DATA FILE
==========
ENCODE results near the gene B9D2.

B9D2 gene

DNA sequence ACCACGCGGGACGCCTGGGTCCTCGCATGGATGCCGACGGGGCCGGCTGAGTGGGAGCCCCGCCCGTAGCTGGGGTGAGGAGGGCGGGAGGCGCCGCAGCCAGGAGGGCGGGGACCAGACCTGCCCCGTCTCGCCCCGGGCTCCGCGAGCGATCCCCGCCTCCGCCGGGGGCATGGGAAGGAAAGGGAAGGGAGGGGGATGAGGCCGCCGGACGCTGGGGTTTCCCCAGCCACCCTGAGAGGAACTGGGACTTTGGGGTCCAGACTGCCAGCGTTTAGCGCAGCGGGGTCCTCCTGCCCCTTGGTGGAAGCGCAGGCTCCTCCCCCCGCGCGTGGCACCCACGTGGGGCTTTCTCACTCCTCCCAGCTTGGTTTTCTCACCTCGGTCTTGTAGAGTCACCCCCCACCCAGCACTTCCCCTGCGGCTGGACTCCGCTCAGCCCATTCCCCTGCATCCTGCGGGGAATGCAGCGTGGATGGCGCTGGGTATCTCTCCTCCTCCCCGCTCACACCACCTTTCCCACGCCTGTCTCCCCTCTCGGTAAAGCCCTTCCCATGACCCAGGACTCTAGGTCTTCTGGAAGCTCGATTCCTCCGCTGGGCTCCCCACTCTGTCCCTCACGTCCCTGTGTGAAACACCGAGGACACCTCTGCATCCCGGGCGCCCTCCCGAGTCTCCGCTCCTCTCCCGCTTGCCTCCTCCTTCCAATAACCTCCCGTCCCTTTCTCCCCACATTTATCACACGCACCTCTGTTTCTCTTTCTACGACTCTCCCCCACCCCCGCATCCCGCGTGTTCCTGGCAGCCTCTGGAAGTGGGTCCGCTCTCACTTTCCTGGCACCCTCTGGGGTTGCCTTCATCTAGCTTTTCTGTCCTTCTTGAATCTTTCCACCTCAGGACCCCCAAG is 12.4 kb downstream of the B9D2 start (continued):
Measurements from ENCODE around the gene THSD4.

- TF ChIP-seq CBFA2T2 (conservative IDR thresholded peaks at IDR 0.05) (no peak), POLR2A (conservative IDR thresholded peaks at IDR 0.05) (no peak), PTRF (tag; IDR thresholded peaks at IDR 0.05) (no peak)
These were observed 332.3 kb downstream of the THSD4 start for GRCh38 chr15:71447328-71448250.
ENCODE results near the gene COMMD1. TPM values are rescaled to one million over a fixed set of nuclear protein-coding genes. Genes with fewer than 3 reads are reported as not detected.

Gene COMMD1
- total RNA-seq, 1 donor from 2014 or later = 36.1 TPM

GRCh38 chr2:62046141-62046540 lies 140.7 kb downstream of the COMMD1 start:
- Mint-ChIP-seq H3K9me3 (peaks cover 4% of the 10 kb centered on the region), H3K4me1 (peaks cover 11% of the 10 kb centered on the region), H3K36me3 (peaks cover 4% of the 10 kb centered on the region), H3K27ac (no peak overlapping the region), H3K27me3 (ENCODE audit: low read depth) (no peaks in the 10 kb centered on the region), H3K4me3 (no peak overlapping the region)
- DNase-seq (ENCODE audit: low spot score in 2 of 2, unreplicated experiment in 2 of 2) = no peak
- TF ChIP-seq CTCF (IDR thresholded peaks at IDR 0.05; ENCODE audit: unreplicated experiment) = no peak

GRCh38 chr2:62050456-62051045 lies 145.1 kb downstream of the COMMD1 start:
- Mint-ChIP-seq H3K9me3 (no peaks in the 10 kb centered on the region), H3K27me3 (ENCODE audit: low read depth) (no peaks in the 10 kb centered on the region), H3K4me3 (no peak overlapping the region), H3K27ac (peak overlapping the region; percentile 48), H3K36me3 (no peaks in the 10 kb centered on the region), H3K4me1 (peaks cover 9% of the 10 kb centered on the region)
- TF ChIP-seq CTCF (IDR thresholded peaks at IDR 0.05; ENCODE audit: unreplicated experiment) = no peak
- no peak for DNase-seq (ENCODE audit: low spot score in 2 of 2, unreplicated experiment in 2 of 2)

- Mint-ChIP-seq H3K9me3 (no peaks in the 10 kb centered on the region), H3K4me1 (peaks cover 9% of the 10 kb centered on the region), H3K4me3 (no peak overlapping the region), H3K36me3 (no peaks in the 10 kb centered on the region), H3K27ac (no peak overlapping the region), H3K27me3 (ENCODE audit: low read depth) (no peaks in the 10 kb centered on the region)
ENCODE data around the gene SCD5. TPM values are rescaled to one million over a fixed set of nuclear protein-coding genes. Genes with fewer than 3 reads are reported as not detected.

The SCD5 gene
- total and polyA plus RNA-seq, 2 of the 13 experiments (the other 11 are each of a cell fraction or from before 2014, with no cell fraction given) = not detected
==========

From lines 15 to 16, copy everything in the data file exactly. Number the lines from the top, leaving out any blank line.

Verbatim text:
- Mint-ChIP-seq H3K9me3 (no peaks in the 10 kb centered on the region), H3K27me3 (ENCODE audit: low read depth) (no peaks in the 10 kb centered on the region), H3K4me3 (no peak overlapping the region), H3K27ac (peak overlapping the region; percentile 48), H3K36me3 (no peaks in the 10 kb centered on the region), H3K4me1 (peaks cover 9% of the 10 kb centered on the region)
- TF ChIP-seq CTCF (IDR thresholded peaks at IDR 0.05; ENCODE audit: unreplicated experiment) = no peak